Words are just one more resource that, Piketty-style, accrues fastest to those who already have most. Making sure working parents can earn a living wage, opening up “third spaces,” and restoring our public spaces so that they are welcoming to people of all ages are essential to closing the word gap and helping parents take care of their children. Continue Reading
Whether in academic discourse or in popular understanding, we typically view religion as a process funneling toward secularity. This binary conception – that religion moves between poles of either more or less secularity – pigeonholes us into a very narrow understanding of what religion is and what it can become. Continue Reading
So if you want to understand Nebraska football as it is and not simply as it exists in Malcolm Gladwell’s nightmares, you need to understand Nebraskans.
Pro-slavery proof texting and abolitionism were not simply two equal expressions of Christianity: one was a flimsy attempt at maintaining power through theological ignorance and the other was the full fruition of an idea seeded in scripture. Continue Reading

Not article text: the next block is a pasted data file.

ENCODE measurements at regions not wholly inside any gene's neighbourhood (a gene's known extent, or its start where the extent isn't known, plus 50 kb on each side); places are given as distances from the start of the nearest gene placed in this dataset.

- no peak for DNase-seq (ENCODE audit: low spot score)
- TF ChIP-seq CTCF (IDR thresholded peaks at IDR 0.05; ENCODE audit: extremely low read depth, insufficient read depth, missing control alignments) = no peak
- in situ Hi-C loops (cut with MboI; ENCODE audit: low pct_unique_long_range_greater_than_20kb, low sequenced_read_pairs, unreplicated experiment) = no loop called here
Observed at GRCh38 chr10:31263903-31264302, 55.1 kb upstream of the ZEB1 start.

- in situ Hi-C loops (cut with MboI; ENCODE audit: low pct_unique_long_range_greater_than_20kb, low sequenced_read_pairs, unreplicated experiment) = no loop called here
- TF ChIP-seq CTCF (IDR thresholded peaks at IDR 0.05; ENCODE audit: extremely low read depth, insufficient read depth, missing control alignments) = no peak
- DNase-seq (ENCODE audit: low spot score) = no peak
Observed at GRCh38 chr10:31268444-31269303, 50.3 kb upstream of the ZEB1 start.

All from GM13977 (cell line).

Learning from the farm and the monastery is not a matter of finding a more fulfilling, unconventional, hipster lifestyle. Rather, it is about conforming our (embodied) souls to Christ through our quotidian habits, both individual and communal. Continue Reading
In Calvinism: A History, D.G. Hart presents his own narrative, one where Calvinism is not a cause of modernity, but a reactionary movement that benefitted from major transitions in European political structures. Continue Reading
While Americans might be able to empathize with a starving African child on TV or a political protestor in Ukraine on Twitter, our moral imagination is weaker when it comes to our neighbors. The more we withdraw into ourselves and away from face-to-face relationships, the less generous our impressions of our neighbors become. Continue Reading